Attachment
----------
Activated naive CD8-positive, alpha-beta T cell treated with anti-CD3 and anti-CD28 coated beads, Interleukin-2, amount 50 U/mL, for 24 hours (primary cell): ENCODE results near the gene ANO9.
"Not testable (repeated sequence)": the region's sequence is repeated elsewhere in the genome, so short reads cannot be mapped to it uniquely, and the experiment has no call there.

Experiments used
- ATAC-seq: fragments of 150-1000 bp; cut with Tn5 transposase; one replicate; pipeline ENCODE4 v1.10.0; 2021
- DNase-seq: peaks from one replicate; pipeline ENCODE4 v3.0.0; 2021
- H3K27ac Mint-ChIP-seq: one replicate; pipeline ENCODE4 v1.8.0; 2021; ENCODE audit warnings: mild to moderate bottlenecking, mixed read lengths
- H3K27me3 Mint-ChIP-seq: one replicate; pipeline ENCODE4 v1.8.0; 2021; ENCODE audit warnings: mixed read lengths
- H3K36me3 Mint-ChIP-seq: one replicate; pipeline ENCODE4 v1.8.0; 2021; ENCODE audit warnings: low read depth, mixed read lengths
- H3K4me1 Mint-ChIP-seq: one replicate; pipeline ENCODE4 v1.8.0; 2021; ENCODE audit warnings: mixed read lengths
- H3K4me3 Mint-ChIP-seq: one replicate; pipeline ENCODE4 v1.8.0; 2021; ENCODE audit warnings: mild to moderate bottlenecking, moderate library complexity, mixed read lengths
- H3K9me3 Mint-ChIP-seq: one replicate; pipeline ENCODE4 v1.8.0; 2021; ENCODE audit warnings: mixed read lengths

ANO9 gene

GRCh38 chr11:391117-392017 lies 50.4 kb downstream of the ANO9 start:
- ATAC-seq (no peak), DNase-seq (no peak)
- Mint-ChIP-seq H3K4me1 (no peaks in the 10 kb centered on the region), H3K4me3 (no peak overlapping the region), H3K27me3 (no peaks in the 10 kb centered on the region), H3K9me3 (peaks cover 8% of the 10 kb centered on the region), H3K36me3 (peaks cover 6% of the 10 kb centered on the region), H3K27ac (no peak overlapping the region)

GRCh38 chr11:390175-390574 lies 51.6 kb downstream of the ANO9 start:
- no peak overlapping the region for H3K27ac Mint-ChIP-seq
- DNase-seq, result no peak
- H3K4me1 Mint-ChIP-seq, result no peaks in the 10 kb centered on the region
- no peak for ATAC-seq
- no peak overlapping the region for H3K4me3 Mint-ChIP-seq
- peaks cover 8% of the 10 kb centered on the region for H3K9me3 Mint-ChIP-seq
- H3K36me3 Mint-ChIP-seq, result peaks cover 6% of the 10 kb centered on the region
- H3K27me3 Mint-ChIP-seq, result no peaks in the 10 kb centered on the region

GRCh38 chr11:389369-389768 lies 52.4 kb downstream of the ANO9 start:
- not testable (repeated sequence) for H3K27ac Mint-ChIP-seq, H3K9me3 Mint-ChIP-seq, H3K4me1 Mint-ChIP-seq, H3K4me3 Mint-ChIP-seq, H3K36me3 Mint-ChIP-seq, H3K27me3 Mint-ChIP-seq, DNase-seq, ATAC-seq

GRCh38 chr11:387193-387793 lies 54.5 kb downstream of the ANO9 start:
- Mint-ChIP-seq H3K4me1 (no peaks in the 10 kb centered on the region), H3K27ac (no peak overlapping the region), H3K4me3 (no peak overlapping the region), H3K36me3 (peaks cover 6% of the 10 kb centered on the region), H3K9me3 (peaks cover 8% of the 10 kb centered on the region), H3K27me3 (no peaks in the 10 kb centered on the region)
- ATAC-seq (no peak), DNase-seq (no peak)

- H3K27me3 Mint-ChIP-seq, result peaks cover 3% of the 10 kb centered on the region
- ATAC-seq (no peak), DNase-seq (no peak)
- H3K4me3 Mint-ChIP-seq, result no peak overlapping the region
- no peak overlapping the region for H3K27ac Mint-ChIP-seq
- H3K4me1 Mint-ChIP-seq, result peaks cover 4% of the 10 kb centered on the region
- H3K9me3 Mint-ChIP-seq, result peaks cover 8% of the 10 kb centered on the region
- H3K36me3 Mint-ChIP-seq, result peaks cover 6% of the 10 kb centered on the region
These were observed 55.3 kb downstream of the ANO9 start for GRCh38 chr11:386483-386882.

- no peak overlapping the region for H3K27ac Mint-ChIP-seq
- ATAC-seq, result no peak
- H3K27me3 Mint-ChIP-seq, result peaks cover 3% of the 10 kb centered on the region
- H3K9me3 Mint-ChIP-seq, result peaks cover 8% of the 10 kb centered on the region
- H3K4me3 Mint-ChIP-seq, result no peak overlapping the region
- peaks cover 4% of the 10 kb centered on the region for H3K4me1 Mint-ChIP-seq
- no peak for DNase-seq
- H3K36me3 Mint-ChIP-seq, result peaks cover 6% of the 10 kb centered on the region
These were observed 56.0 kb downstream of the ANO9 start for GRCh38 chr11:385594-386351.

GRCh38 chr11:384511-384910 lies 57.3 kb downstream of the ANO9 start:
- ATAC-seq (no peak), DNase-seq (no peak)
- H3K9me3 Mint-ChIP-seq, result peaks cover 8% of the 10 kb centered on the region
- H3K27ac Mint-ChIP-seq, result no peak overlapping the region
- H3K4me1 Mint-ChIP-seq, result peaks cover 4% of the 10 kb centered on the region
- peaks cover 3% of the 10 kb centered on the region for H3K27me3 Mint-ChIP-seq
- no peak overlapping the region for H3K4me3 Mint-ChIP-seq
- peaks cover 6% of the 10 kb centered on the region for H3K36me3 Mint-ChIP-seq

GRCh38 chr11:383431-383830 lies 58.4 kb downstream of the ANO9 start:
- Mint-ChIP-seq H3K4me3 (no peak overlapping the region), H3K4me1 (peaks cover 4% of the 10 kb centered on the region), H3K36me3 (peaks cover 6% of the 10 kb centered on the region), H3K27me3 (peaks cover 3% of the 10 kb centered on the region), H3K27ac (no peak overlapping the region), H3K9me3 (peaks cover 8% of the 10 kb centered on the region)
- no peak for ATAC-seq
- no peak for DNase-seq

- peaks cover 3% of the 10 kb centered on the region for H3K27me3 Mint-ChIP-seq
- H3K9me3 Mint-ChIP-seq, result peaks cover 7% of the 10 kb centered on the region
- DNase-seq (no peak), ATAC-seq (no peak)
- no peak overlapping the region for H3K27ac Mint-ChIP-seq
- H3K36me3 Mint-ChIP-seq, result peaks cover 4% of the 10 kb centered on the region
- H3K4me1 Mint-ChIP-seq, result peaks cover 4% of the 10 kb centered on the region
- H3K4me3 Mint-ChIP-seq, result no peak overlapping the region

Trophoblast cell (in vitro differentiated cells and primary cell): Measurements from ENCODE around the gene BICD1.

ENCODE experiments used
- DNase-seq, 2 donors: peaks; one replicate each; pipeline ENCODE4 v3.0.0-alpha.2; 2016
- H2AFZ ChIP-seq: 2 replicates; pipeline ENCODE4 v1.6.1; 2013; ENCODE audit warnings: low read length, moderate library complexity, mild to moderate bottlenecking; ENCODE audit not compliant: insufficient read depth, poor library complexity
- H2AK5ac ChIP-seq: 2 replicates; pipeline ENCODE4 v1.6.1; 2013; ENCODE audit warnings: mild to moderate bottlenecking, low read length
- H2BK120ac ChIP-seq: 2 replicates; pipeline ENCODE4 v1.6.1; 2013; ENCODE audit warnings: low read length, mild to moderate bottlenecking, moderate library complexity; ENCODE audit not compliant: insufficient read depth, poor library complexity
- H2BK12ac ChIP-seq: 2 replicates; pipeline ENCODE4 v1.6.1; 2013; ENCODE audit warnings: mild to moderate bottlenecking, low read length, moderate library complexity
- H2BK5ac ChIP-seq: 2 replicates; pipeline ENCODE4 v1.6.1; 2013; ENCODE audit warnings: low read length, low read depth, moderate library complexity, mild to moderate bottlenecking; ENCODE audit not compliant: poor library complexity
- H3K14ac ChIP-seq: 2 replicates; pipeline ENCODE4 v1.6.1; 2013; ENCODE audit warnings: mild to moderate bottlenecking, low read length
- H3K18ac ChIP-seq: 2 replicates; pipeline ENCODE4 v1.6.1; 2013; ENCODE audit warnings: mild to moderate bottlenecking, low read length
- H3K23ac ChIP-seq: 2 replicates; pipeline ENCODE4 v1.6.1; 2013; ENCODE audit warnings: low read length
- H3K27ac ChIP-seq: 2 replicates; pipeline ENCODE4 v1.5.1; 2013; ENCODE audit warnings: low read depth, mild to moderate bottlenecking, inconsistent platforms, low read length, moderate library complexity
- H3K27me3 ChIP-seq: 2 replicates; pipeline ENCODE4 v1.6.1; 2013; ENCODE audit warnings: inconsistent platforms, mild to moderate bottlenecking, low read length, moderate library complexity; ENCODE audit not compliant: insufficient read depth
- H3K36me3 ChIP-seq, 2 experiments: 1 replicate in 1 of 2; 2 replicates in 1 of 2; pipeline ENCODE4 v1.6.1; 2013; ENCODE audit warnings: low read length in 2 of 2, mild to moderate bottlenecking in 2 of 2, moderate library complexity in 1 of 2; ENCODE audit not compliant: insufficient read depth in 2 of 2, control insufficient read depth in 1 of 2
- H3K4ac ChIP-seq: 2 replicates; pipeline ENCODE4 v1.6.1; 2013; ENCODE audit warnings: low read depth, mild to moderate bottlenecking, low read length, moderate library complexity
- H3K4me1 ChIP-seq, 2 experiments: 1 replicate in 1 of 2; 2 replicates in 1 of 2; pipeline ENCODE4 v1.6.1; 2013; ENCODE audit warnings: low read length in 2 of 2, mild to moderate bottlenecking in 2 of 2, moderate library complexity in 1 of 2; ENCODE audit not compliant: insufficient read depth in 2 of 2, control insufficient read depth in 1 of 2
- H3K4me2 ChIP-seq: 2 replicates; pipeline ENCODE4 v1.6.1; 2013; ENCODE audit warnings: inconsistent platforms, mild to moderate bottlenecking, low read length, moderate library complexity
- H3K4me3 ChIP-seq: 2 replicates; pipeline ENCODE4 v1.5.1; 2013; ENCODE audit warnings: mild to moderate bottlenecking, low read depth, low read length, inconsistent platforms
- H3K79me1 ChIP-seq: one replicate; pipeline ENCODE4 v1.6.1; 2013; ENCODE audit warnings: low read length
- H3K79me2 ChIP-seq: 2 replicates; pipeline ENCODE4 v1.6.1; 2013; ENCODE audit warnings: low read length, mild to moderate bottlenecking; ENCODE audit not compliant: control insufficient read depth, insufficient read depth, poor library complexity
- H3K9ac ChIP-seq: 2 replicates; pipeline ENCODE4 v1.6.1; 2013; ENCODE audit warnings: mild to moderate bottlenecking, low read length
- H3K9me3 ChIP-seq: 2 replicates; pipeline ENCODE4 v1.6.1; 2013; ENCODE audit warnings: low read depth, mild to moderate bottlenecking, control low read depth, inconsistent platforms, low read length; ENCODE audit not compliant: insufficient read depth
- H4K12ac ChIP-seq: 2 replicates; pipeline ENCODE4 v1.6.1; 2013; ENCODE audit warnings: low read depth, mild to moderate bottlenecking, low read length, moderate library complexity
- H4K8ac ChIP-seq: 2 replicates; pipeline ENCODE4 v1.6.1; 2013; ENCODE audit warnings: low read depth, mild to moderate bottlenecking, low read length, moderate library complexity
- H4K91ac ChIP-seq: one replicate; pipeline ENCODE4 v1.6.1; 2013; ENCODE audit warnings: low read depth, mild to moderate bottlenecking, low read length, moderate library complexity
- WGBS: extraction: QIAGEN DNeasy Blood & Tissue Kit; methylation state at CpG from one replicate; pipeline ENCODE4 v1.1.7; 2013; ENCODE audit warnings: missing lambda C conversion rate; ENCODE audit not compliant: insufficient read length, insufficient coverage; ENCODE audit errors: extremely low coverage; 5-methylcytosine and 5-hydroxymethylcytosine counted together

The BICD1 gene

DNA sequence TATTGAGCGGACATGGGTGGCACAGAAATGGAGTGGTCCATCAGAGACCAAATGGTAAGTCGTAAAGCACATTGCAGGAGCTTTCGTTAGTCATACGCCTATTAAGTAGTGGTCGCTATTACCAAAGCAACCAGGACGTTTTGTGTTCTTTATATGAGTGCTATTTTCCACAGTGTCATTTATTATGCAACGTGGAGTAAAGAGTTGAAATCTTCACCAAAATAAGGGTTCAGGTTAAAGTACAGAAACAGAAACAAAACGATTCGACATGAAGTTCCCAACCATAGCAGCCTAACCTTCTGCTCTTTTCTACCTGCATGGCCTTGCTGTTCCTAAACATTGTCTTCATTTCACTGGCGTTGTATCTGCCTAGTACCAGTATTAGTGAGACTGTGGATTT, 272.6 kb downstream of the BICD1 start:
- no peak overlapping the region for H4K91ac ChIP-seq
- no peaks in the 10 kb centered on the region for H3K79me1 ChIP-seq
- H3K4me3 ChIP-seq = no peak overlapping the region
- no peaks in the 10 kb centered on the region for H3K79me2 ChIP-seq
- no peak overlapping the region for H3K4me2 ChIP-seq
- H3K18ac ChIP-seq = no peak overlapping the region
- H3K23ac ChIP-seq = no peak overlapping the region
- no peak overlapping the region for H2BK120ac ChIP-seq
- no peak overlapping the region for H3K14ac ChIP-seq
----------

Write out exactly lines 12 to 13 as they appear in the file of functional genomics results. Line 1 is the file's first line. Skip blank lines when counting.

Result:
ANO9 gene

GRCh38 chr11:391117-392017 lies 50.4 kb downstream of the ANO9 start: